Heaven is declaring God’s glory;
the sky is proclaiming his handiwork.
One day gushes the news to the next,
and one night informs another what needs to be known.
Of course, there’s no speech, no words—
their voices can’t be heard—
but their sound extends throughout the world;
their words reach the ends of the earth.
Psalm 19: 1-4
I have been posting brief reflections on what I hear trees say. Yet “say” is the wrong word, for, of course, trees do not speak the English language, which is the only one I know well.
Language is a rather recent invention in the story of life on earth. With or without words, communication occurs with and among all species. We affect each other deeply – interpenetrating, colonizing, living off, consuming, giving ourselves away, and taking in each other in an intricate network of dynamic, everchanging relationships. Our destinies are connected to each other and together we form the body of life on our shared planet.
Yet our species has been steadily backing away from many of our cousins. Cities, industry, and technology have increasingly allowed us to dissociate ourselves from our dance of interdependency with fish, fowl, insect, animal, vegetable, and mineral – a dance, which we can never really escape.
For many humans language has become, not a tool of communion, understanding, and edification, but, rather, a knife which separates our experience of reality into sharp, hard slivers of “meaning,” with which we stab and poke each other. Words, mere symbols, which only point toward reality or ideas or emotions, become swords of power to weld against the powerless and attempt to force our view on others. We build idols of abstract constructs and tottering paradigms of what we believe is The Truth, which we then feel constrained to defend and guard against all contradiction.
I do not know how to listen to trees, to frogs, to polar bears, or whales. I do not know how to listen to the woman who has lost her home and family in the flood, or the old pastor who told me I was not ready to be preaching and needed to read a lot more books, and then walked out of my presentation. I do not know how to listen to my friend who has a tumor growing in her brain and has chosen to forego further treatment.
I only know I have to try. And that language is only secondary- a pale, feeble gesture – bound to miss its mark much of the time. Primary is that inexpressible intimate connection, where I am touched by and touch into the miraculous life of the spider catching flies on my windowsill, the old preacher I offended, and the aspen leaves twisting in the wind.
It is there – as life meets life and bows before and honors this mysterious, energetic vitality of Being in all that is, that I know once again that I belong. Here is my community. I see how we have been created to need one another and are bound together by a strange and marvelous Love.
Even when my words and efforts fail, and I suffer the isolation and estrangement of broken communication or connection, I am grateful. That pain shows me how we are wedded and welded as one in the very formation of the universe. When that bond is broken, we will always mourn. The pain reminds us that there is more, that we could be more, and that love is refined through its failures.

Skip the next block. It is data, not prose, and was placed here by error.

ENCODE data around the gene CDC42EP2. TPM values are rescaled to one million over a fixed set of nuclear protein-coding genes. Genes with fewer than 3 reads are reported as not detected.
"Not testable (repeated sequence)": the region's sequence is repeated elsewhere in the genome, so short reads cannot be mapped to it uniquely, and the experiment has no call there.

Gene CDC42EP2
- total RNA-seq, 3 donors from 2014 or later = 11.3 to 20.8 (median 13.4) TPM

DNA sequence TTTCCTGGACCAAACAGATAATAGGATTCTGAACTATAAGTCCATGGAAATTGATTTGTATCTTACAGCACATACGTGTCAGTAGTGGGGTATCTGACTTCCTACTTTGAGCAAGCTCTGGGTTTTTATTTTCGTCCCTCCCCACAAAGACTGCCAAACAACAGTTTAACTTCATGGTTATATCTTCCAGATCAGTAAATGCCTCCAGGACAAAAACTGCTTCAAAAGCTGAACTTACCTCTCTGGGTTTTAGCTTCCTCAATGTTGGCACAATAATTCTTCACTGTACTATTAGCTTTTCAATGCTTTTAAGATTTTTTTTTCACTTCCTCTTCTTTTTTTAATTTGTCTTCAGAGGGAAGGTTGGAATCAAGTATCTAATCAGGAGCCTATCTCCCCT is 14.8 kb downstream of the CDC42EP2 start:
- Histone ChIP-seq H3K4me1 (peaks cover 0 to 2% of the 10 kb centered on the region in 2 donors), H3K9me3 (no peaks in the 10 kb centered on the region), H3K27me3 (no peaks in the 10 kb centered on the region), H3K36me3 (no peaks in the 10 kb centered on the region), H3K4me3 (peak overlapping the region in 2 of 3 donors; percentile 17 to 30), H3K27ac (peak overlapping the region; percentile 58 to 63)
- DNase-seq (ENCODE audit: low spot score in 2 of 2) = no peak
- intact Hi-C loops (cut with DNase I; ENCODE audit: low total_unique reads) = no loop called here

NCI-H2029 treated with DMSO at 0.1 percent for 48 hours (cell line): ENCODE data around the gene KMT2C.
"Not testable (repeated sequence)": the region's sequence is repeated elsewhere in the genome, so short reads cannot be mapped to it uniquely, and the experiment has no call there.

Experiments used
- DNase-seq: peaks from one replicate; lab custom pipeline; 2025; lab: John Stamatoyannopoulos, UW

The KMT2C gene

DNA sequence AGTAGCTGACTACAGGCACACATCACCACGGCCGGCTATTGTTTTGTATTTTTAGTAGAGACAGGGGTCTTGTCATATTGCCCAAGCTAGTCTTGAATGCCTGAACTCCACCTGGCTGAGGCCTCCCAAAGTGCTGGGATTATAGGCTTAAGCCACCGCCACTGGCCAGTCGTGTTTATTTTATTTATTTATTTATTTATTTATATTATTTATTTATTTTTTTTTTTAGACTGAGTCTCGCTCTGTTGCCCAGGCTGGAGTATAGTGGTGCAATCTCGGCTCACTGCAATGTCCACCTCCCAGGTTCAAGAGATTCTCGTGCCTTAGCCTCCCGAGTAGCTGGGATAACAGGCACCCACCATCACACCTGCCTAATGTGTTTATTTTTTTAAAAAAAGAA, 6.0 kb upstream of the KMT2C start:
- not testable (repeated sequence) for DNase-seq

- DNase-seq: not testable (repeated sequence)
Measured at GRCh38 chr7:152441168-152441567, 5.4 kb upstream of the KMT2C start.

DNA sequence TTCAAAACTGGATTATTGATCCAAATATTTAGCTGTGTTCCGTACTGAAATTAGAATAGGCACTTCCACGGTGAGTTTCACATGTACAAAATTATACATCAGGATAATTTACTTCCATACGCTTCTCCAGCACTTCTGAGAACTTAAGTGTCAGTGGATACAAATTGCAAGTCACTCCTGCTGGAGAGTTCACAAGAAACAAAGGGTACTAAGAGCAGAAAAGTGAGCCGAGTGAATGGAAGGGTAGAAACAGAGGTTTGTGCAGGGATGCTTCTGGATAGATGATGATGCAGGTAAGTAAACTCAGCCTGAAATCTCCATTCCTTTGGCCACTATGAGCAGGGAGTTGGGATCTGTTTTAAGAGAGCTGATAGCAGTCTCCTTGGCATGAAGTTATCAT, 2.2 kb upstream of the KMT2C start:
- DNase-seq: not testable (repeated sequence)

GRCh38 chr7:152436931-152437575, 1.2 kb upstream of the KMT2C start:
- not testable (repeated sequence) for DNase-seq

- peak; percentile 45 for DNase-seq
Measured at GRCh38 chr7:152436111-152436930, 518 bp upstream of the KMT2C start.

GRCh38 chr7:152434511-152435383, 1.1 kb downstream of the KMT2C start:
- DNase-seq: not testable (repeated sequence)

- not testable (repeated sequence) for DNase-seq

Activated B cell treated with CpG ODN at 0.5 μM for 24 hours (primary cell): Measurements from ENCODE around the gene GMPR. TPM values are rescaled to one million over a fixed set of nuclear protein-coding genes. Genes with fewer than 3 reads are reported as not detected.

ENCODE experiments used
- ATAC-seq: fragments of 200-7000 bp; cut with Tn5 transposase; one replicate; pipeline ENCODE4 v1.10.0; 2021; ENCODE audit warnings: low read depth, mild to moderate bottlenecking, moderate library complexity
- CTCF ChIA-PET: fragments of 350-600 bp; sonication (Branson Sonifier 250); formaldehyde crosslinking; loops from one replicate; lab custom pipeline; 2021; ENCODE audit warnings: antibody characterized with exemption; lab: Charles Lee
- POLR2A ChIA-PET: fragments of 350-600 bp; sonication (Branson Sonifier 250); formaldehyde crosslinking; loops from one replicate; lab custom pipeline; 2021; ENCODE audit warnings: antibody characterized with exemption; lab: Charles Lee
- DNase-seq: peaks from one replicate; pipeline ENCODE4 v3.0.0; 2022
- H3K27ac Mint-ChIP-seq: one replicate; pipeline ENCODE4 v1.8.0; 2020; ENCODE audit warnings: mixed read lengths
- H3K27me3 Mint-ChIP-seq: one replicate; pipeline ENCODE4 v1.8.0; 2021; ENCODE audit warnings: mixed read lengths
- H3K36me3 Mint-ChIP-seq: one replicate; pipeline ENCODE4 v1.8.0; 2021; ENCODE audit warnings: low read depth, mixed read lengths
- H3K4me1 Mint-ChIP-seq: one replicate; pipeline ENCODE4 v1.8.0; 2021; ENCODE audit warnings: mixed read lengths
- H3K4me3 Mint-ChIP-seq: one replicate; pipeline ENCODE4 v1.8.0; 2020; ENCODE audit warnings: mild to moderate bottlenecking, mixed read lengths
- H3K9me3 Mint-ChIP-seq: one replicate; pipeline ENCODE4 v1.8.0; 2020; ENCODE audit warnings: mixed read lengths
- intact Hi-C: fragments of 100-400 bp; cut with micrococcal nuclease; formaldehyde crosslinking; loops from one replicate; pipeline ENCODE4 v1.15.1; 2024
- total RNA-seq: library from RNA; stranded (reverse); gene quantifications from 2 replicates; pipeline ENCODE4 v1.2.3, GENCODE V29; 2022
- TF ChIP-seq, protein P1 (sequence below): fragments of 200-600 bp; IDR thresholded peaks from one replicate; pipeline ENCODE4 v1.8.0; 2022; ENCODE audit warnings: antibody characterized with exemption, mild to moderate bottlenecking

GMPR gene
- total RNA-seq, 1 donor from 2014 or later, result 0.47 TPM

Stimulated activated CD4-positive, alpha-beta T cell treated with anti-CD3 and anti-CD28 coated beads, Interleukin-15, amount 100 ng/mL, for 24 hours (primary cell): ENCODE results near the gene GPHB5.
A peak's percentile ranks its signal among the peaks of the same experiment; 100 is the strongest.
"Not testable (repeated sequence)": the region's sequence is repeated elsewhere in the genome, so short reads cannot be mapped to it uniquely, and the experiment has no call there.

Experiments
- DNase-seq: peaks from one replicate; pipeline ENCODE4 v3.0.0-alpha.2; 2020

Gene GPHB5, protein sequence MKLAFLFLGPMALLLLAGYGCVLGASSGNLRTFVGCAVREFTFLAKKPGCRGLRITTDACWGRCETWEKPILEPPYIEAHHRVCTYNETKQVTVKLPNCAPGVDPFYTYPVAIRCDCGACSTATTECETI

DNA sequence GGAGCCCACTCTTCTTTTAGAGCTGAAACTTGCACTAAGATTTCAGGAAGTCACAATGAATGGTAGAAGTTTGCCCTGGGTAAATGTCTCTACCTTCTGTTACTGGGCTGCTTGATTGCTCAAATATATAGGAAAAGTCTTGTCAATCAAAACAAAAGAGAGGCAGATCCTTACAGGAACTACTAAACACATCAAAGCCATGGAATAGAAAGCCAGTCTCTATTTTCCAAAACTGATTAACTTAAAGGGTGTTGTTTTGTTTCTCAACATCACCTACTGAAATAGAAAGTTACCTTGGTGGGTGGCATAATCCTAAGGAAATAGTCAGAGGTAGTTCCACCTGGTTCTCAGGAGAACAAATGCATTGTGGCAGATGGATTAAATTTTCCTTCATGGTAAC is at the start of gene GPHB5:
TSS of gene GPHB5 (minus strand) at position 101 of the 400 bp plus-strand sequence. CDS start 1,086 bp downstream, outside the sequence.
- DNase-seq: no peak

Moreover, some bit of life is always sending out roots, tentacles, or tendrils, a claw, a paw, or a hand. We have only to open our fists in order to make a new connection.
I have been telling you what trees said to me. For this post it is your turn to tell me and those who follow this blog what you hear from the trees.
Here is how:
Watch and walk among the trees in the video below. Or go outside and listen to some trees where you live. Receive what they are “saying.” Take your time. Do not hasten to come up with words. Just be open and expectant. Allow the words to come as they will. Then share in the comments what you “heard,” so we all may learn from you and know the joy of our connection. I can’t wait to hear what the trees tell you!
You can find out more about the fellow who made this and other wonderful nature videos and photography here: Colorado Guy Oh, and he does spiritual direction too!
Joyce Shupe paints, takes photos, and makes pottery in Holton, Kansas. See some of her work, along with the work of other artists here.
There is a tree in our yard that neighbors call a “Dr. Suess” tree. It is strangely shapped and seems stressed, bare on its top branches, scraggly toward the bottom. I see this tree every day and it says, “yes, i live a complicated life, i co-exist with internal conflict and the enviroment is not providing all of my needs, but i live, i am as green as i can be today. My roots are deep, they hold me fast, today i will not fall. The tree invites me to see the unusul glory of the struggle, the beauty of persistance. It towers over me and i hear a benediction.
Oh, lovely, Denise!
Today the trees are playing a symphony of joy, having us wonder what is coming in the next movement. Some days they play a lullaby whispering us to a drowsy state. And then there are the times they wail and cry out sadly that a storm is coming our way and to prepare. There is nothing better than sitting outdoors enjoying the sounds of the leaves rustling and imagining the story they tell.
I would love to respond to this, but my post requires a picture image to go with the word image. I couldn’t figure out how to do both; so I share here:
Jesus wept! I weep! Sap seeps from my body – broken for you.
There is a new season of greening
where Old 40 meets Spring Hill Road.
Oh death where is your sting?
Cold stones and steeple at the periphery of this that is Real. Unresponsive Watchman! One of “Eight Wonders” in the Heartland. I wonder . . . .
I weep . . . I’m greening . . . I’m Real.
Beautiful! Thanks Jeanette.
Thank you Loretta . . . .